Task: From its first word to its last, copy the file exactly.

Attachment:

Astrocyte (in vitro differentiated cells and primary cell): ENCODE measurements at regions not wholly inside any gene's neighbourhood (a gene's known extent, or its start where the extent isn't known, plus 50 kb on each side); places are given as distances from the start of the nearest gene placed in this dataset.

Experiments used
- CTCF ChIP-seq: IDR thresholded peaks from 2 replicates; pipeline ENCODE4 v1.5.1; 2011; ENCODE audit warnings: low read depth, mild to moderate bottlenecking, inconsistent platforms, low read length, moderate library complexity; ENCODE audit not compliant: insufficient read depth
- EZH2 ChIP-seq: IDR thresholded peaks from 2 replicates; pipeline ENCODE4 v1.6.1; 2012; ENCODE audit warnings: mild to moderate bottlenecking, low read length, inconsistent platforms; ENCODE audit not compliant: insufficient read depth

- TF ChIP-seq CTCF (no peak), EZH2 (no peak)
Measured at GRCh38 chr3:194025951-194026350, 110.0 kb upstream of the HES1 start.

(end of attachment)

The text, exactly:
Astrocyte (in vitro differentiated cells and primary cell): ENCODE measurements at regions not wholly inside any gene's neighbourhood (a gene's known extent, or its start where the extent isn't known, plus 50 kb on each side); places are given as distances from the start of the nearest gene placed in this dataset.

Experiments used
- CTCF ChIP-seq: IDR thresholded peaks from 2 replicates; pipeline ENCODE4 v1.5.1; 2011; ENCODE audit warnings: low read depth, mild to moderate bottlenecking, inconsistent platforms, low read length, moderate library complexity; ENCODE audit not compliant: insufficient read depth
- EZH2 ChIP-seq: IDR thresholded peaks from 2 replicates; pipeline ENCODE4 v1.6.1; 2012; ENCODE audit warnings: mild to moderate bottlenecking, low read length, inconsistent platforms; ENCODE audit not compliant: insufficient read depth

- TF ChIP-seq CTCF (no peak), EZH2 (no peak)
Measured at GRCh38 chr3:194025951-194026350, 110.0 kb upstream of the HES1 start.